Social Policy

Tracing the path of rights, liberties, and privacy

Entry #1

Core vocabulary for protections in the Constitution:

Writ of habeas corpus: court order requiring explanation to a judge why a prisoner is being held in custody

Ex post facto law: retroactive criminal law that works to the disadvantage of a person

Bill of attainder: legislative act inflicting punishment, including deprivation of property, without a trial, on named individuals or members of a specific group


Timeline of court cases that protect first amendment rights


Foundations of Free Expression: Historic Cases


Schenck v. United States (1919)

Whitney v. California (1927)

Near v. Minnesota (1931)

Brandenburg v. Ohio (1969)

The Right to Read Freely


Evans v. Selma Union High School District of Fresno County (1924)

Rosenberg v. Board of Education of City of New York (1949

Todd v. Rochester Community Schools (1972)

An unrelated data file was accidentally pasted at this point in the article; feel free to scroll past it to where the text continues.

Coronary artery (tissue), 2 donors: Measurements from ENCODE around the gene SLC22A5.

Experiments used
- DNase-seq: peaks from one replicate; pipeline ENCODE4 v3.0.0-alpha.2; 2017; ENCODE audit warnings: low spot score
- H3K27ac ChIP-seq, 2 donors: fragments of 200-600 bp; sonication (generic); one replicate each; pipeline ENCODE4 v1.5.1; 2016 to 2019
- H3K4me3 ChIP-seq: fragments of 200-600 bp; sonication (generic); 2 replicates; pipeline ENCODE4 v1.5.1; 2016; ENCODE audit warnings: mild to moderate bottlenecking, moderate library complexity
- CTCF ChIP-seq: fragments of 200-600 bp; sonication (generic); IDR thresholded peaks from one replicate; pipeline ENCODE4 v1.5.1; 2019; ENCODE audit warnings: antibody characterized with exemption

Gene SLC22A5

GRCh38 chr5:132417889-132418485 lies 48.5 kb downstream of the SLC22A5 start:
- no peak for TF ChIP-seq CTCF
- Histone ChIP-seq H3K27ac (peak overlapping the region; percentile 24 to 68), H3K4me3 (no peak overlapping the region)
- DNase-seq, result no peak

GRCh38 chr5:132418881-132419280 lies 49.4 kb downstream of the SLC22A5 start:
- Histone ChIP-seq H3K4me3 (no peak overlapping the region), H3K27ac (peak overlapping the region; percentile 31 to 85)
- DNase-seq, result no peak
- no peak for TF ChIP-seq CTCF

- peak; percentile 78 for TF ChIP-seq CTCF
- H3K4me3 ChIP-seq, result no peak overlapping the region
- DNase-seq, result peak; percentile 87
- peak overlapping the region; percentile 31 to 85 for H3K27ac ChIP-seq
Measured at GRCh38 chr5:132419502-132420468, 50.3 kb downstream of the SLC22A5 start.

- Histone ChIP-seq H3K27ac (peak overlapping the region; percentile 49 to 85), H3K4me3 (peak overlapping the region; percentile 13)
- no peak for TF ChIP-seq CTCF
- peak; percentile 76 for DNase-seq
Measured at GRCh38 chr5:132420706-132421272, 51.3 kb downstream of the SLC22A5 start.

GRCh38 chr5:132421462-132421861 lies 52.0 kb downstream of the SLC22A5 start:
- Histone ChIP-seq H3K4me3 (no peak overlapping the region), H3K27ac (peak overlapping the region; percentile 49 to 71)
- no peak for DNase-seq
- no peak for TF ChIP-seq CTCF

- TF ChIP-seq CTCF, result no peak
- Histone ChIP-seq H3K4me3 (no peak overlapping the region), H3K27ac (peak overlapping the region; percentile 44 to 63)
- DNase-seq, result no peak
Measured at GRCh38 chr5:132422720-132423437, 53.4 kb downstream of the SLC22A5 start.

Minarcini v. Strongsville (Ohio) City School District (1976)

Right to Read Defense Committee v. School Committee of the City of Chelsea (1978)

Salvail v. Nashua Board of Education (1979)

Loewen v. Turnipseed (1980)

Kreimer v. Bureau of Police for Morristown (1992)

Case v. Unified School District No. 233 (1995)

Campbell v. St. Tammany Parish School Board (1995)

Sund v. City of Wichita Falls, Texas (2000)

Counts v. Cedarville School District (2003)


Freedom of Expression in Schools


Tinker v. Des Moines Independent Community School District (1969)

Zykan v. Warsaw (Indiana) Community School Corporation and Warsaw School Board of Trustees (1980)

Board of Education, Island Trees Union Free School District No. 26 v. Pico (1982)

Smith v. Board of School Commissioners of Mobile (1987)

Mozert v. Hawkins County Board of Education (1987)